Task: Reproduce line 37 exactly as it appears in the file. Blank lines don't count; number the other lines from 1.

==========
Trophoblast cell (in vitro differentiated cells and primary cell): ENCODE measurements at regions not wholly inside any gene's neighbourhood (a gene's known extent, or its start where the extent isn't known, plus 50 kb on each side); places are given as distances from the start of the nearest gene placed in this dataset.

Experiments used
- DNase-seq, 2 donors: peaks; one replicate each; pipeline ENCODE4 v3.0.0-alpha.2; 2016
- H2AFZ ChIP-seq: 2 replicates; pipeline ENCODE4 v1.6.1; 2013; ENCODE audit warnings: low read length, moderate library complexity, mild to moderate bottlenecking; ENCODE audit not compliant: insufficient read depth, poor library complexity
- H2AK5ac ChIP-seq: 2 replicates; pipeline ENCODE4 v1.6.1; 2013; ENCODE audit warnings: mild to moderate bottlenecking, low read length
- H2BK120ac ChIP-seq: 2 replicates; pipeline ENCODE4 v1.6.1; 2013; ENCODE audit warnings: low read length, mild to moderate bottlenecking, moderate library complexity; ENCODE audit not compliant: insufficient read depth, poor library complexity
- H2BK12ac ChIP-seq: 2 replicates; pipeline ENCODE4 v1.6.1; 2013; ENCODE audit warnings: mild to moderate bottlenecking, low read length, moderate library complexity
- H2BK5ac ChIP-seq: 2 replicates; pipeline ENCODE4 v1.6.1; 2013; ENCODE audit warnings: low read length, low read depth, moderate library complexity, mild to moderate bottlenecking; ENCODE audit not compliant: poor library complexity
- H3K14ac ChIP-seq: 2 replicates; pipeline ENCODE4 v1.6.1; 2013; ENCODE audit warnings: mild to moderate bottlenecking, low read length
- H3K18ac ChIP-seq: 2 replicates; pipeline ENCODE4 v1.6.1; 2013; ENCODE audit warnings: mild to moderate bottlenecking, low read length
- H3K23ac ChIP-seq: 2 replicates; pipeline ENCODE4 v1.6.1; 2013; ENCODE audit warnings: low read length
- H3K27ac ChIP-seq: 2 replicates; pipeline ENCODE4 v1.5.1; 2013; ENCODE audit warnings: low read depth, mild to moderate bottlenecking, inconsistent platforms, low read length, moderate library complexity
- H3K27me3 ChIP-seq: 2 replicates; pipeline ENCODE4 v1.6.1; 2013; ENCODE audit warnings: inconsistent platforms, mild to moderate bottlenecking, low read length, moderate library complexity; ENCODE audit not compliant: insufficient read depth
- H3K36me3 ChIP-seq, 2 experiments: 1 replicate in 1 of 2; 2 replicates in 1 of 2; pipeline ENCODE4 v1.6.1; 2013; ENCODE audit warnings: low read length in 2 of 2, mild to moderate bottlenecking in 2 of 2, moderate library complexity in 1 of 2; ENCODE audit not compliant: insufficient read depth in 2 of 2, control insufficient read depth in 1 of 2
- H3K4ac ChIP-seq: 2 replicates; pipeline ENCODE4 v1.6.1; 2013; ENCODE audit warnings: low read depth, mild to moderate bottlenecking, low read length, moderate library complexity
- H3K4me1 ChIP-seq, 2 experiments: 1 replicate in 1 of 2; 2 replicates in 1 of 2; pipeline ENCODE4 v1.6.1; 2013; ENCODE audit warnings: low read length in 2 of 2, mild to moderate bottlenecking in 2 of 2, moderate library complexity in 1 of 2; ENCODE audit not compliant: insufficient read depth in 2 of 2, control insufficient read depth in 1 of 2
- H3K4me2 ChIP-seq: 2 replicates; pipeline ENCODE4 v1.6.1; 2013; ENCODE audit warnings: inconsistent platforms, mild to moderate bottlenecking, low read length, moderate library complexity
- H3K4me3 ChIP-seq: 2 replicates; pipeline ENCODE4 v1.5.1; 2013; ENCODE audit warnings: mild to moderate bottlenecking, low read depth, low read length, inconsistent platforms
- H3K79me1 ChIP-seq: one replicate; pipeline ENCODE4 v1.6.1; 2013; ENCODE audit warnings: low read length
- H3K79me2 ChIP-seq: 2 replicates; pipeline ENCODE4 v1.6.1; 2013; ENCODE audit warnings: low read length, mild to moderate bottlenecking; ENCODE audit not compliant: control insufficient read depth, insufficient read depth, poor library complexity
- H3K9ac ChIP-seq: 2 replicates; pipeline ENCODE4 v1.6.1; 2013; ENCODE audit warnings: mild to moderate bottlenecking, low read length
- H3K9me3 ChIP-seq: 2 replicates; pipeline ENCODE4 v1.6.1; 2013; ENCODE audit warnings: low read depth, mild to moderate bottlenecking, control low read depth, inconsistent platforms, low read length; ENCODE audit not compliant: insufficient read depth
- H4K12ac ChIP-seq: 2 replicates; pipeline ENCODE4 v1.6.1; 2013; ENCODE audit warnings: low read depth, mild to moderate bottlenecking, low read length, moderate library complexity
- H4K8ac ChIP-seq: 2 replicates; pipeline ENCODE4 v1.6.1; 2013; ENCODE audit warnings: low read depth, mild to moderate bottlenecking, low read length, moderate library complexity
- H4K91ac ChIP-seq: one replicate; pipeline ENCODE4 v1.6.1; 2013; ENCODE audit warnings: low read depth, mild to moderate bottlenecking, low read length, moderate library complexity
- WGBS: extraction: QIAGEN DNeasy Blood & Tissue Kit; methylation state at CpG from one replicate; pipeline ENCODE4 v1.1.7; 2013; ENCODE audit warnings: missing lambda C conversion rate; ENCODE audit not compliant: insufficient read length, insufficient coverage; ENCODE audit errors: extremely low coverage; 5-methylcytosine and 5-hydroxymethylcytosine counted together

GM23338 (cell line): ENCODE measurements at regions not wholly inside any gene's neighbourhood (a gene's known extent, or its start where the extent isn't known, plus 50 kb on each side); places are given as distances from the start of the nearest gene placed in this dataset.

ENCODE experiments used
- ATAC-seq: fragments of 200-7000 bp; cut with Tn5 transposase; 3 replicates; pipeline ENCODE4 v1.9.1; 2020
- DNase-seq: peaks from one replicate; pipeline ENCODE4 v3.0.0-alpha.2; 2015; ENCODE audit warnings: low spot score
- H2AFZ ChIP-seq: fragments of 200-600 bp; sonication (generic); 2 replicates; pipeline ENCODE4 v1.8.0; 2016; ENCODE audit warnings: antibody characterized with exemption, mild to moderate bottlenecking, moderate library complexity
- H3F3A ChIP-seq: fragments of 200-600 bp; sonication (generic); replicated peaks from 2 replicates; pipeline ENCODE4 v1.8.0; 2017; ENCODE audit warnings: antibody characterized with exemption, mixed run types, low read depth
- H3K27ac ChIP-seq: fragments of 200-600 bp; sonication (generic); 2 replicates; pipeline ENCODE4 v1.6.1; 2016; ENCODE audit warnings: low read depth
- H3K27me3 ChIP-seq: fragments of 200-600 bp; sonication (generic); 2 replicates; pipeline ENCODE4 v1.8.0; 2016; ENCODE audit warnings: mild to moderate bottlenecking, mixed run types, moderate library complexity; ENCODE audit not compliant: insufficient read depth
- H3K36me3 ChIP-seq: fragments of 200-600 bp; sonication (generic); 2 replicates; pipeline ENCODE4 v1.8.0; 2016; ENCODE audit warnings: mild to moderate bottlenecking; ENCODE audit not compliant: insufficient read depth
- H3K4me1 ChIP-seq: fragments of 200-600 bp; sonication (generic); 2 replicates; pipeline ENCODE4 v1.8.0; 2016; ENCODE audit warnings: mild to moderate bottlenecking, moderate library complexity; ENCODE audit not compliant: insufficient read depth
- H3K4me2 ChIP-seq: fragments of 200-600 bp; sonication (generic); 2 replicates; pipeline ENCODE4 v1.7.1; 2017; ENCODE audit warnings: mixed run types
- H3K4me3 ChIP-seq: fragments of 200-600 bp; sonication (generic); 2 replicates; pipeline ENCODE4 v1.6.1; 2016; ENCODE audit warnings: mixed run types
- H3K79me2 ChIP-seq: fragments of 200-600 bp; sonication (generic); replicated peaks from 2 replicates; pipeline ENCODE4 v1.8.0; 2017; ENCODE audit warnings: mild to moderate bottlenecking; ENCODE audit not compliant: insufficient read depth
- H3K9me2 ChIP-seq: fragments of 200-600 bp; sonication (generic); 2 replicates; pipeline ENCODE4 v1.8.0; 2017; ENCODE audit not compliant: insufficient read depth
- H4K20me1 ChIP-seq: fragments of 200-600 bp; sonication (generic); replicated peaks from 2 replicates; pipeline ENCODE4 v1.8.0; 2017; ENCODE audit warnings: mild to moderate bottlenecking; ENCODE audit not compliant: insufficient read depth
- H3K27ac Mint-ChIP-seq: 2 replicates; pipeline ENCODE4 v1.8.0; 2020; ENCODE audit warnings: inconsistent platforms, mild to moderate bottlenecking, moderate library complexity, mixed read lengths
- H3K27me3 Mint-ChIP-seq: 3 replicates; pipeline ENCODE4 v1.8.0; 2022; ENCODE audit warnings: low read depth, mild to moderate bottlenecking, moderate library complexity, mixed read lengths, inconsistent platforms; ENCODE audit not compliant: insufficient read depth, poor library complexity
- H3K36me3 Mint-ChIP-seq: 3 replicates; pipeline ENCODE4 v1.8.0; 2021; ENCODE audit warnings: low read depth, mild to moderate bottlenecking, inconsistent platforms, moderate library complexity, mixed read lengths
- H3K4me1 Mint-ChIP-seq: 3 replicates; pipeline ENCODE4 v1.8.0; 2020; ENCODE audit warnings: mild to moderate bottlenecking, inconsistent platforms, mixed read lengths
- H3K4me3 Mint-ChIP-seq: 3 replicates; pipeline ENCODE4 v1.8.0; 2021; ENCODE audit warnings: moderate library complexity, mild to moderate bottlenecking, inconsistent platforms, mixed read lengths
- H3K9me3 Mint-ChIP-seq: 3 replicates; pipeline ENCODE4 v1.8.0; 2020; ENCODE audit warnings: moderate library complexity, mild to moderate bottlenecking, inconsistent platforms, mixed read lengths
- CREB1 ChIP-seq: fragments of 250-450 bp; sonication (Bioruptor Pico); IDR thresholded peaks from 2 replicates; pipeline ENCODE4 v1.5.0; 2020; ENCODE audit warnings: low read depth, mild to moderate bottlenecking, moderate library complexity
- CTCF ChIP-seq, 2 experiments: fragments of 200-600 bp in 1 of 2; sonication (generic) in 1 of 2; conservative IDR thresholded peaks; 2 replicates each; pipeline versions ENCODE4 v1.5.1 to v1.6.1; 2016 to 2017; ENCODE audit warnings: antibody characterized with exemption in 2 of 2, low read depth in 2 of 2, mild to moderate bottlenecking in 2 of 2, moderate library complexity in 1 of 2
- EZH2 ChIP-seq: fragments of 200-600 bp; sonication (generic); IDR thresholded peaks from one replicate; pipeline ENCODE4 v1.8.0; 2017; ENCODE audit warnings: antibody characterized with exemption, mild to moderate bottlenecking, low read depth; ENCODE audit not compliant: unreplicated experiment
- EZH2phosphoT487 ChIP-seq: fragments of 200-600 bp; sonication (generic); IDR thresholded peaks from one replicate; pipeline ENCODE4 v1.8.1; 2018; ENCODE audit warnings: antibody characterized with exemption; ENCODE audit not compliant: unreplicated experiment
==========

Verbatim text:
- H3K4me2 ChIP-seq: fragments of 200-600 bp; sonication (generic); 2 replicates; pipeline ENCODE4 v1.7.1; 2017; ENCODE audit warnings: mixed run types